Located in Fremantle, Western Australia, Freo.Social also launched in 2019 and is a multifaceted venue. It sits in the heritage site Artillery Drill Hall with the entertainment hall, beer garden and side bar being the three main areas that make up the venue.
Having multiple areas in a venue can be tricky to navigate when it comes to acoustics and additional challenges are presented when breweries are placed in industrial settings.
“To be honest, some breweries tend to think of it as an afterthought. When they reach their budget on their fitouts, the music doesn’t get prioritised. It’s a real shortfall in their planning in the way they think about the venues because it is an important aspect.
“We have to put appropriate attention and funds into it to make sure that particular piece is covered otherwise, the customer’s not going to have a good experience,” Legge explained.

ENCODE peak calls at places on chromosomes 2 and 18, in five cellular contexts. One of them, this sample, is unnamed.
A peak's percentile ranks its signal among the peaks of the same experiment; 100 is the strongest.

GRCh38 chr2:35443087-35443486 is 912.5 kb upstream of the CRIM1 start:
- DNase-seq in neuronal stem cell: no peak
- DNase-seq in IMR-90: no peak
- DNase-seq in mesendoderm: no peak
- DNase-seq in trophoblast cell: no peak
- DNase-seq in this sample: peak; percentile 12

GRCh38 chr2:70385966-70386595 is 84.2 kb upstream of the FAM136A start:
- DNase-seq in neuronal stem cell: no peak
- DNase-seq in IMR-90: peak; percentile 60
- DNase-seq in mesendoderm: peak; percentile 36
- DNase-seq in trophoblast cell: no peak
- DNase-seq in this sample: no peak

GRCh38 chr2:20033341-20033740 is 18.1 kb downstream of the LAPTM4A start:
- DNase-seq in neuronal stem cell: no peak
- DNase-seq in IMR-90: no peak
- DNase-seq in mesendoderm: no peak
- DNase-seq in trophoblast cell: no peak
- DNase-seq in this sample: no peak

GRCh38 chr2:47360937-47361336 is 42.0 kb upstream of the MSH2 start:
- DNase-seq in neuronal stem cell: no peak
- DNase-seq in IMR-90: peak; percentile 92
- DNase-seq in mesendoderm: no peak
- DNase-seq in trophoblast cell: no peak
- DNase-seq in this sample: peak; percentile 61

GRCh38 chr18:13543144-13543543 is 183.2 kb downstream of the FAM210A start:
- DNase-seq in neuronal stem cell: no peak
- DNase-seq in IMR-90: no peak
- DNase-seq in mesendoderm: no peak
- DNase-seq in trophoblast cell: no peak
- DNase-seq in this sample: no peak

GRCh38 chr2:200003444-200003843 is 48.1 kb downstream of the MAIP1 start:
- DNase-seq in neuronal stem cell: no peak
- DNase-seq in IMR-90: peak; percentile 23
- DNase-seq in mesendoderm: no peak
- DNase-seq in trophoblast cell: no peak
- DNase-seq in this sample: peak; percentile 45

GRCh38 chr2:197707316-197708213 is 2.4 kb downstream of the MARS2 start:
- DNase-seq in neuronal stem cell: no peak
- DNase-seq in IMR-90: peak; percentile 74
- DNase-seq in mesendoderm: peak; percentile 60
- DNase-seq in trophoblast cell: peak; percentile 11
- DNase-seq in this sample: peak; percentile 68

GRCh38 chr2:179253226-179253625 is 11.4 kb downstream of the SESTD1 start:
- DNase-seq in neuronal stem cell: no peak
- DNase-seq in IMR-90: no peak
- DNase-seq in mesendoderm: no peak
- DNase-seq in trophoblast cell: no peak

The design process
Acoustics tend not to be the first thing a brewery will think of when building its site – after all, the beer is the main selling point, and brewers will spend much time and effort on getting the brewing space right.
But thinking about having a good auditory space needs to start at the point of planning and construction.
Bodriggy’s Peter Walsh explained that there were two main aspects in making the Bodriggy venue space sound great. The first one was to replace the entire roof and ceiling with a set of engineered materials in a layer formation.
“This entire process meant the whole ceiling and roof had an enormous weight to it so we needed structural engineers to design weight bearing pillars as well as reinforcing the existing cross beam structure to ensure the roof would not collapse,” Walsh explained.
The second component was to ensure a high quality sound system was installed to ensure live music and ambient sound was presented at the best quality. Bodriggy chose to go with a Funktion One system. They also called in acoustic consultants from Marshall Day Acoustics to help assist with the design development.
However, the process to ensure these components were completed successfully proved to be difficult.